Thanks to iOS, Objective-C adoption grows in 2011

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Demonstrating continued momentum for Apple’s iOS platform for mobile devices, the Objective-C language used to develop applications for iOS showed the most growth in popularity in 2011 as a programming language, according to monthly assessment of languages.

Market share for Objective-C for this month is nearly 6.92 percent; it had been slightly more than 3 percent in January 2011, according to the Tiobe Programming Community index for January, which was released over the weekend. “The major cause of this is the continuing success of the iPhone and the iPad, which both are mainly implemented in Objective-C,” Tiobe said in its bulletin. Objective-C was given Tiobe’s programming language award for 2011, determined by the language gaining the most market share for the year. The language had been a close runner-up for two years.

Tiobe also found significant growth for C#, C, and JavaScript in 2011. C grew to 16.98 percent, up from 15.83 a year ago. C#’s market share was 8.78 percent (it had been 6.23 percent in January), while JavaScript grew from 1.59 percent market share a year ago to a 2.32 percent share for January. As anticipated by Tiobe a month ago, C# overtook C++ this month, with C++ registering a market share of 8.06 percent.

While JavaScript certainly has plenty of mindshare in the software development space, the language has a lower rating than might be expected for several reasons. “You can’t build complete applications with it. JavaScript is always used in conjunction with other programming languages,” said Tiobe CEO Paul Jansen. “Nowadays a lot of JavaScript is generated instead of programmed, for instance in Google’s GWT (Google Web Toolkit).”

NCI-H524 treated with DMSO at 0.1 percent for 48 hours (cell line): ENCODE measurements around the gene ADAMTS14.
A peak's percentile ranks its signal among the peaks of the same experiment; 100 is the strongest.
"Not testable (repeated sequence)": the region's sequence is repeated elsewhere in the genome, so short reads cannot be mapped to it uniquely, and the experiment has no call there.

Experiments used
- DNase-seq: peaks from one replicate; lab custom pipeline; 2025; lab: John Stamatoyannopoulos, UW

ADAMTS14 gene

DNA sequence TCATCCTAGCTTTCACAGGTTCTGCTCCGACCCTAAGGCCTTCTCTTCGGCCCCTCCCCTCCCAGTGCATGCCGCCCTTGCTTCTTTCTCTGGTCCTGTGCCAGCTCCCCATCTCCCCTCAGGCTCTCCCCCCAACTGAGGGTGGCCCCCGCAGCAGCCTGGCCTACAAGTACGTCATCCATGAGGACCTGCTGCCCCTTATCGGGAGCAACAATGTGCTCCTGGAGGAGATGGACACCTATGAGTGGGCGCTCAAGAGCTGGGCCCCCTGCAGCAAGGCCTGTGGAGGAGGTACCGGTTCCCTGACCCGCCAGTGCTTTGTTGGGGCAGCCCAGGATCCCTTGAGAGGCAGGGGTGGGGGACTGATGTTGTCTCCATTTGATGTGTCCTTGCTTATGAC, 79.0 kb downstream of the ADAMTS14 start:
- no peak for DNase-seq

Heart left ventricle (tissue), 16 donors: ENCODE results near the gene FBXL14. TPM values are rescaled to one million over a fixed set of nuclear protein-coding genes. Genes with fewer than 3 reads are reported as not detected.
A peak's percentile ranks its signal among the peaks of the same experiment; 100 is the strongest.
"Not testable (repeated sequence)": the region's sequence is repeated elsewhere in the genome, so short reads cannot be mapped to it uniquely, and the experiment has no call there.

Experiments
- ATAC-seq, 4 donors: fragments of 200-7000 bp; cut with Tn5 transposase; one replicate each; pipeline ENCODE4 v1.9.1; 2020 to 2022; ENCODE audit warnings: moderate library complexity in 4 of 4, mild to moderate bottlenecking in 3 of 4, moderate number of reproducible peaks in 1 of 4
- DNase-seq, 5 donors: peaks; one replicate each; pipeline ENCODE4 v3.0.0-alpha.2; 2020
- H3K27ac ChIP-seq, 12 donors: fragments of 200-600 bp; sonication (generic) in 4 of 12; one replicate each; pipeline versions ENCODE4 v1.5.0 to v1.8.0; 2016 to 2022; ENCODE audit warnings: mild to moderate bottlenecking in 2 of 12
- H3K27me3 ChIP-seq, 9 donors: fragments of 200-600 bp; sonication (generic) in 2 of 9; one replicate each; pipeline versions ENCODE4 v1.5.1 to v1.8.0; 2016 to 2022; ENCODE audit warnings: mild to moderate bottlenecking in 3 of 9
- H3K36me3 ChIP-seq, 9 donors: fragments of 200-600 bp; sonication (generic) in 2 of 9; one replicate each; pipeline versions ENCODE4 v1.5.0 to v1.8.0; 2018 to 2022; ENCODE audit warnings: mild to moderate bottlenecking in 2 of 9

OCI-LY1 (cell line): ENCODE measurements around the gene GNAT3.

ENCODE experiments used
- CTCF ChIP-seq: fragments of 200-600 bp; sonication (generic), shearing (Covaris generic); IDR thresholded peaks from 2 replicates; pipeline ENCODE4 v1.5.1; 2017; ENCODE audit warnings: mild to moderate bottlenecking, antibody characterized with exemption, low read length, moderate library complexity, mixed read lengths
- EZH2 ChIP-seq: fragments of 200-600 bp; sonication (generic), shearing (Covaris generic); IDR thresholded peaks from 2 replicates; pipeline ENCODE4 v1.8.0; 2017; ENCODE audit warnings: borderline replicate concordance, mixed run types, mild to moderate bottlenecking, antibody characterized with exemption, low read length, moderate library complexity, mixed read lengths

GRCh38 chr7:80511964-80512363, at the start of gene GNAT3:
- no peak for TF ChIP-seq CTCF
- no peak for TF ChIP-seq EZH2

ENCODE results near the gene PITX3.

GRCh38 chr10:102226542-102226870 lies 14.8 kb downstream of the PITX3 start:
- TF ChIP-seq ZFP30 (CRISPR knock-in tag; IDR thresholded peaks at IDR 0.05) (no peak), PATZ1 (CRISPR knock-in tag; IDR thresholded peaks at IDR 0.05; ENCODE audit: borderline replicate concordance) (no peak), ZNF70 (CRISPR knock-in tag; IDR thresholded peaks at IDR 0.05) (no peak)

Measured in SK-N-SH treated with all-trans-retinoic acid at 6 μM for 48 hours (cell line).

While still the top programming language overall, Java dropped from 17.77 percent in January 2011 to 17.48 percent this month. Java was used by 17.56 percent of developers last month, according to Tiobe. Python, with 6.27 market share a year ago, saw its share diminish to 3.22 percent for January 2012. PHP saw its share drop from 7.84 percent a year ago to 5.7 percent, while Visual Basic dropped from a 5.9 percent share to 4.5 percent. The overall top 10 languages for the month in order were: Java, C, C#, C++, Objective-C, PHP, Visual Basic, Python, Perl, and JavaScript. Perl, which saw a .08 percent drop in 2011, is being superseded by newer scripting languages like Python and Ruby, Jansen said. PHP appears too slow and insecure for larger websites, said Jansen. He described the drop for Python as surprising.

While Tiobe doubts a new language will hit the top 10 in 2012, it does cite possible candidates, including F#, Groovy, and R. “For instance, the R language entered the top 20 this month for the first time. This language for statisticians is becoming the major programming language in its field,” Tiobe said.

Tiobe’s index is based on an assessment of the number of skilled engineers worldwide, courses, and third-party vendors pertaining to particular languages, with popular websites like Google, Bing, Yahoo, Wikipedia, and Amazon used to calculate the ratings.

This story, "Thanks to iOS, Objective-C adoption grows in 2011" was originally published by InfoWorld.

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